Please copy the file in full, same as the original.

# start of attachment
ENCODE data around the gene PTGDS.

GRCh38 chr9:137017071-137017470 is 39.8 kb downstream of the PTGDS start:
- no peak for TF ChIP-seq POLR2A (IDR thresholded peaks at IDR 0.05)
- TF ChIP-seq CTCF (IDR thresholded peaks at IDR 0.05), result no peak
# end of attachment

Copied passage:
ENCODE data around the gene PTGDS.

GRCh38 chr9:137017071-137017470 is 39.8 kb downstream of the PTGDS start:
- no peak for TF ChIP-seq POLR2A (IDR thresholded peaks at IDR 0.05)
- TF ChIP-seq CTCF (IDR thresholded peaks at IDR 0.05), result no peak